So every celebrity under the sun seems to be making their way to WhoSay, and the general public is still saying Who What?
Ok, you’ve likely heard of the site if you pay any attention to celebrity tech news. And it seems the smartphones of the rich and famous (and the things they do with them) are a story unto themselves sometimes.
I’ve had more than one person ask me recently about the celebrity, invite-only site, and I wasn’t really sure what to say.
I at first thought it was the latest trendy website for in-the-know (and those who want to be) celebs to catch some of the limelight that Ashton Kutcher and @Oprah garnered when they became Twitter’s trendsetters in the younger days of the microblog site.
Now even gray-haired media mogul Rupert Murdoch is tweeting, so what’s a standout celebrity to do to set himself apart?
WhoSay, of course. Or so, I thought.
On second glance, I realized that the idea behind WhoSay is actually one of copyright and content protection for artists. Now when Jim Gaffigan tweets a picture of himself, he owns the rights to the photo, instead of sharing the rights with a company such as TwitPic or Plixi, popular Twitter picture sharing sites.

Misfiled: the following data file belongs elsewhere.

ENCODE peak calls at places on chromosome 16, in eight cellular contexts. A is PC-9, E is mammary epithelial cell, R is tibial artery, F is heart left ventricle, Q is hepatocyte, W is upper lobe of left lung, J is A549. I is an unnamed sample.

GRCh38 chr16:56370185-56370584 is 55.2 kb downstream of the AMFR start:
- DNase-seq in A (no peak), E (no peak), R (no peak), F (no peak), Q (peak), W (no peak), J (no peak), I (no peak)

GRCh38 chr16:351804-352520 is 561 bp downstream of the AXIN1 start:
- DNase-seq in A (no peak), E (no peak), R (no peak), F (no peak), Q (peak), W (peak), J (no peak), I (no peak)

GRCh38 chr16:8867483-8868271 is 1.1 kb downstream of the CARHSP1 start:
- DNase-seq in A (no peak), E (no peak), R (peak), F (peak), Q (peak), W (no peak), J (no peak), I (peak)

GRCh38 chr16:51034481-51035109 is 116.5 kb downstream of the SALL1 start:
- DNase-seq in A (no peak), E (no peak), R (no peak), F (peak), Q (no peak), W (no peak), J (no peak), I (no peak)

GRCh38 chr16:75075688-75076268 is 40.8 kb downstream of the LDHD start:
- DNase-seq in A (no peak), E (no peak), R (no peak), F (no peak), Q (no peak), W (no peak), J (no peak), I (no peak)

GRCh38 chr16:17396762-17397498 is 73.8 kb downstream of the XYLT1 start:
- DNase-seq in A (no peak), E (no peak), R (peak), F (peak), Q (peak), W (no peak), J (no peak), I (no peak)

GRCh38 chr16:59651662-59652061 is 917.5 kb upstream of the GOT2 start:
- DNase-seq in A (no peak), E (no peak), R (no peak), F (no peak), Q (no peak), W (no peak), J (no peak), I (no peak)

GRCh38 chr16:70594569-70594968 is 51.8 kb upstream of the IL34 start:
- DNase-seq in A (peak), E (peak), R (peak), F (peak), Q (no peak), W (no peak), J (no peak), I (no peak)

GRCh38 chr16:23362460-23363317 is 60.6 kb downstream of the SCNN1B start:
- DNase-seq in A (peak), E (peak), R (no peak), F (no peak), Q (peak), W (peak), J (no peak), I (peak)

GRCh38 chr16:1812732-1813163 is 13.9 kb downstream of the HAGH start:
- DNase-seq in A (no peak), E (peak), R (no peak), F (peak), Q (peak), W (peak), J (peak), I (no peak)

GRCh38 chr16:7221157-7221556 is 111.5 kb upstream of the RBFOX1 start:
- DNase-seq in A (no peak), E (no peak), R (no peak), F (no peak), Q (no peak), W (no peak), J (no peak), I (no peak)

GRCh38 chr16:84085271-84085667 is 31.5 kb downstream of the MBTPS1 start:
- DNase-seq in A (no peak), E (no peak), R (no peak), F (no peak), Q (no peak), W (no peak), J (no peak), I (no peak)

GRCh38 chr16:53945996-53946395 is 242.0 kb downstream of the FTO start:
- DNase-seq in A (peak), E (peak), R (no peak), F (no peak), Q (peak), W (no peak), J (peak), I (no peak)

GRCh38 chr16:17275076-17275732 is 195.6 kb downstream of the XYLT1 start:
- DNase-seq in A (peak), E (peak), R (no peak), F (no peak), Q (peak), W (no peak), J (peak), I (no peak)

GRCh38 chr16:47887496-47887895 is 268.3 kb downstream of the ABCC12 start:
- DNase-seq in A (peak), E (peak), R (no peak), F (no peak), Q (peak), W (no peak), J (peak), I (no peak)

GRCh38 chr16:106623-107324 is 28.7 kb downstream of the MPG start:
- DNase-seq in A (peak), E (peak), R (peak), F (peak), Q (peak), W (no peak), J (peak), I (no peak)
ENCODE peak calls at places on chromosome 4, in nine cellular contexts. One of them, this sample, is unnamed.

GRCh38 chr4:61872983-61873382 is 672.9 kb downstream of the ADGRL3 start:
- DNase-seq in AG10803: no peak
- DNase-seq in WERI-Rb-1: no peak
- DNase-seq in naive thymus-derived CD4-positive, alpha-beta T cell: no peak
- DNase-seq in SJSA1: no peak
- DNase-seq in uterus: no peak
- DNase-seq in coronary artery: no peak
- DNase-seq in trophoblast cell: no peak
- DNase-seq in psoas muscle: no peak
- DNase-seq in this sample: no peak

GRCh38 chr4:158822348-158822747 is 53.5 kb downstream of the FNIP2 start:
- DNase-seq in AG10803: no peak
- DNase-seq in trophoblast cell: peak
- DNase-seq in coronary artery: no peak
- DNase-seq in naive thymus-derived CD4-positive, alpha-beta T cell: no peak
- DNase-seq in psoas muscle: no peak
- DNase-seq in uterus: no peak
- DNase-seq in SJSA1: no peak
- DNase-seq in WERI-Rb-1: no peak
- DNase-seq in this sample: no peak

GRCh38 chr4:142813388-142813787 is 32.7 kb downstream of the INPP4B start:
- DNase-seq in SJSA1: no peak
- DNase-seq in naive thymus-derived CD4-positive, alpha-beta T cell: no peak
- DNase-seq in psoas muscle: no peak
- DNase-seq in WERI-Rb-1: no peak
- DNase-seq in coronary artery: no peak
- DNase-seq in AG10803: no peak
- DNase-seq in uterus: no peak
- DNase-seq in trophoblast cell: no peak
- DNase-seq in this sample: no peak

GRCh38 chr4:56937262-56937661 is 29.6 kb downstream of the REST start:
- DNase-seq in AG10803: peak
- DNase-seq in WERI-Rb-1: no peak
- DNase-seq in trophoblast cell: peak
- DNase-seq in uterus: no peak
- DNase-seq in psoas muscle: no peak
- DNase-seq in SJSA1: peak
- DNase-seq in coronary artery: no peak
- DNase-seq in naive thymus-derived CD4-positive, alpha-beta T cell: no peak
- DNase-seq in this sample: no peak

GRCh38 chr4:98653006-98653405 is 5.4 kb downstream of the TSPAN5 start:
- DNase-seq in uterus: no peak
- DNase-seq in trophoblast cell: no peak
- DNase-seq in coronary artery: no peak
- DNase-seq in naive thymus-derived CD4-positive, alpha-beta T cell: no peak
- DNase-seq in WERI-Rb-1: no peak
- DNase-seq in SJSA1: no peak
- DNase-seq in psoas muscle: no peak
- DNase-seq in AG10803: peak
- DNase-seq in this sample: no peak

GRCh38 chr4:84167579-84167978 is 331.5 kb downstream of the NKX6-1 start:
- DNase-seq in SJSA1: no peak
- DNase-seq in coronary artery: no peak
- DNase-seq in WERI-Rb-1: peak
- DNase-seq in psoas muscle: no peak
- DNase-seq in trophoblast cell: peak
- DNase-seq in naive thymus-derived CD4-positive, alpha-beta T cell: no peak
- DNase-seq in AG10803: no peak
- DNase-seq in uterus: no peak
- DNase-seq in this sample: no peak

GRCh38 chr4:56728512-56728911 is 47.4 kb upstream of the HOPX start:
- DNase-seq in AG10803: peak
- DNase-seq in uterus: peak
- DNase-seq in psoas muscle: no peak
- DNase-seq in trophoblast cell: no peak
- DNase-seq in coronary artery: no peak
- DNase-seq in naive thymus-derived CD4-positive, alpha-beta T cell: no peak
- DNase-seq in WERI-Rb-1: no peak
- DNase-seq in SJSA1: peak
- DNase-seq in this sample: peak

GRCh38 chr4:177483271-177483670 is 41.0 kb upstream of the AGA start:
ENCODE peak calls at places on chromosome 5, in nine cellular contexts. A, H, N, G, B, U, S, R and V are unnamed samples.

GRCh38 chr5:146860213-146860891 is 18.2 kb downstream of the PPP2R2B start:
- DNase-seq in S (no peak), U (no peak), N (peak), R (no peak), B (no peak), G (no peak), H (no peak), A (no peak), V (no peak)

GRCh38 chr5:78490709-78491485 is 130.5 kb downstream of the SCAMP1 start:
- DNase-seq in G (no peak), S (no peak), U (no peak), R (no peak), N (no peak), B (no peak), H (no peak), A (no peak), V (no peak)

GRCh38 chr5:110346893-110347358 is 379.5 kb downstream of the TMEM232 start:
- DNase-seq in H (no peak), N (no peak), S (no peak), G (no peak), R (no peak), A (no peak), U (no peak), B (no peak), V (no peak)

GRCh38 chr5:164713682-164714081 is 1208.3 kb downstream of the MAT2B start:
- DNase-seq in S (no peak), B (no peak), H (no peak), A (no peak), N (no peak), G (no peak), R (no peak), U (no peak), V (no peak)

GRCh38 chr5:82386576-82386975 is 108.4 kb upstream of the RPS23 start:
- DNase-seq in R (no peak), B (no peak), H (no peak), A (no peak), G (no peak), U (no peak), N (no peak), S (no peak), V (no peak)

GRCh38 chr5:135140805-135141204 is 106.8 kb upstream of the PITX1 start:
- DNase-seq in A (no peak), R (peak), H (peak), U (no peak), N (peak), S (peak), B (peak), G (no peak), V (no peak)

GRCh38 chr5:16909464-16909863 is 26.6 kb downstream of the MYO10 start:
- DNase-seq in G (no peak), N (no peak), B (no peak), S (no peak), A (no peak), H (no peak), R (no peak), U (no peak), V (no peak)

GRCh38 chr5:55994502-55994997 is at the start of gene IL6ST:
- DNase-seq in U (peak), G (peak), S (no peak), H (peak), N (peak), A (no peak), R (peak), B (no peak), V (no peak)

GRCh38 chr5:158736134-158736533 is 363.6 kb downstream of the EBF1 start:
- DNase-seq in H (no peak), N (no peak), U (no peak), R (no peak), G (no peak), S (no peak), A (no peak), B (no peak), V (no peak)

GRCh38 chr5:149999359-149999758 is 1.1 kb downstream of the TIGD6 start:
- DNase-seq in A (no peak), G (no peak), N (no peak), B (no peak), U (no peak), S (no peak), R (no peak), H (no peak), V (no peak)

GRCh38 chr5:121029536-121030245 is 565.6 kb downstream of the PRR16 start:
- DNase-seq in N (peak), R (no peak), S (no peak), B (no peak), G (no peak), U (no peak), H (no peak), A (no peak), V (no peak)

And the site has gained legitimacy fast. In December, the Associated Press announced a partnership with the site. Find more on that here.
So what do I think of WhoSay? I think it’s a first step in organizing an often cluttered social media world. And in reality, the site is just a series of websites for celebrities. First celebrities, then the public. Oh wait, we have that already. Only I don’t have coffee mugs with my famous catchphrases printed on them.
Until now, us commoners have been allowed to walk with the rich and famous, with the exception of that little blue “Verified” stamp on their profile. Now, we’ll have to do so knowing that when we click that picture of Steve Martin swimming, we’ll likely be taken to WhoSay.
For the most part, social access to celebs won’t change, thank heavens – the celebs you love will still be accessible just an @ sign away. But they’re now free to tweet, blog and YouTube a little more freely knowing that their content is protected by copyright.
And for their fans, that’s probably a good thing.